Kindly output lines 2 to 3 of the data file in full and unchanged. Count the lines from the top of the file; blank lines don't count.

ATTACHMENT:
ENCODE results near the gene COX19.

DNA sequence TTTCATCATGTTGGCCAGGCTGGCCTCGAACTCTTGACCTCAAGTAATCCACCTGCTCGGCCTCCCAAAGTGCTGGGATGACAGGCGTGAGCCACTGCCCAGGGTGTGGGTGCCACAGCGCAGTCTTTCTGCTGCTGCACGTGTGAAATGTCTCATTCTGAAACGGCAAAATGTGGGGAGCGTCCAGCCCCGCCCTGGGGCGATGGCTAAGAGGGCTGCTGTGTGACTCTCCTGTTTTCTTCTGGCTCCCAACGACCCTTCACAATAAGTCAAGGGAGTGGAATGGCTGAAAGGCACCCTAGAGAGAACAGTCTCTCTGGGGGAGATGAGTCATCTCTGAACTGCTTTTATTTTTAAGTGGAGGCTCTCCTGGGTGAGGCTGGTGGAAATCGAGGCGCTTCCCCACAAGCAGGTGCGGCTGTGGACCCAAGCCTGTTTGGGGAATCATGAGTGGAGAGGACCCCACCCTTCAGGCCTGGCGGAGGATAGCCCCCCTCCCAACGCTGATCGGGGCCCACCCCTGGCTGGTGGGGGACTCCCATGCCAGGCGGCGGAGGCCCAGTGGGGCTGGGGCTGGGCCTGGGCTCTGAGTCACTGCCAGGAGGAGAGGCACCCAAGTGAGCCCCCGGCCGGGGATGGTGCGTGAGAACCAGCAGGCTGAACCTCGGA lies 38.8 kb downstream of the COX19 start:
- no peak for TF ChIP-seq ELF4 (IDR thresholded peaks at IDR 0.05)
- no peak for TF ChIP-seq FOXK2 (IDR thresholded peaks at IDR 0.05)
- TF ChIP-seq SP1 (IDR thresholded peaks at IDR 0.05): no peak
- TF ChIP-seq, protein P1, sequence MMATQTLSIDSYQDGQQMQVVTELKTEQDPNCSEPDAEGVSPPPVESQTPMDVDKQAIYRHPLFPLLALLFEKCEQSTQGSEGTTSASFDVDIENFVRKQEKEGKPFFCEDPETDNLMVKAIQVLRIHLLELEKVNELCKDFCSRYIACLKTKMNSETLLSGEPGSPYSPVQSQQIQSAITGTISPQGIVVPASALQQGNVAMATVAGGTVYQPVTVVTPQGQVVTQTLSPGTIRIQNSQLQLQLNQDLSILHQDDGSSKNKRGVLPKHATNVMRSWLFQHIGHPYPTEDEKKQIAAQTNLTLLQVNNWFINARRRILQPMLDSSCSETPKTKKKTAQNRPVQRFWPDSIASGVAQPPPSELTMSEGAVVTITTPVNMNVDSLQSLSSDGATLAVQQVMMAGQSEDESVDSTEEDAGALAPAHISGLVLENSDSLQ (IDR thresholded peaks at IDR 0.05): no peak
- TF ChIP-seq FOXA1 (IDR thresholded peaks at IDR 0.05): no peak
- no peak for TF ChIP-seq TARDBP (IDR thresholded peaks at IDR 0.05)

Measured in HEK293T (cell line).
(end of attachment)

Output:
DNA sequence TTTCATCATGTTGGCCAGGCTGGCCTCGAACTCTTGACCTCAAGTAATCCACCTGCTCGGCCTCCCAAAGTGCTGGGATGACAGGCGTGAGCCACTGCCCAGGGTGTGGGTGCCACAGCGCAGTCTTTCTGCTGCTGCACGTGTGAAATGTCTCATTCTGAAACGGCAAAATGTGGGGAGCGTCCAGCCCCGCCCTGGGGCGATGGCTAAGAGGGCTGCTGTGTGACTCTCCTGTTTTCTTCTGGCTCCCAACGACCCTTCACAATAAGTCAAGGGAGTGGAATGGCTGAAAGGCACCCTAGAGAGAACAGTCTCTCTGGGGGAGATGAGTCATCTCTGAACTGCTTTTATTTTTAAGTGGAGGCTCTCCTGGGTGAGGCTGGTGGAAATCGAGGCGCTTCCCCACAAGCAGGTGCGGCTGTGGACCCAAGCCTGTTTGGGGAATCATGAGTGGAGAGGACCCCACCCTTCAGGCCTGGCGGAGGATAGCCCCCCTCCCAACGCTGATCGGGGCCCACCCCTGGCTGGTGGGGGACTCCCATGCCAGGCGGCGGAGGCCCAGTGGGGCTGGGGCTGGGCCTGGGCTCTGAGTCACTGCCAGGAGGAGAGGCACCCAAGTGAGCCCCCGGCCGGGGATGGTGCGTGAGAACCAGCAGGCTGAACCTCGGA lies 38.8 kb downstream of the COX19 start:
- no peak for TF ChIP-seq ELF4 (IDR thresholded peaks at IDR 0.05)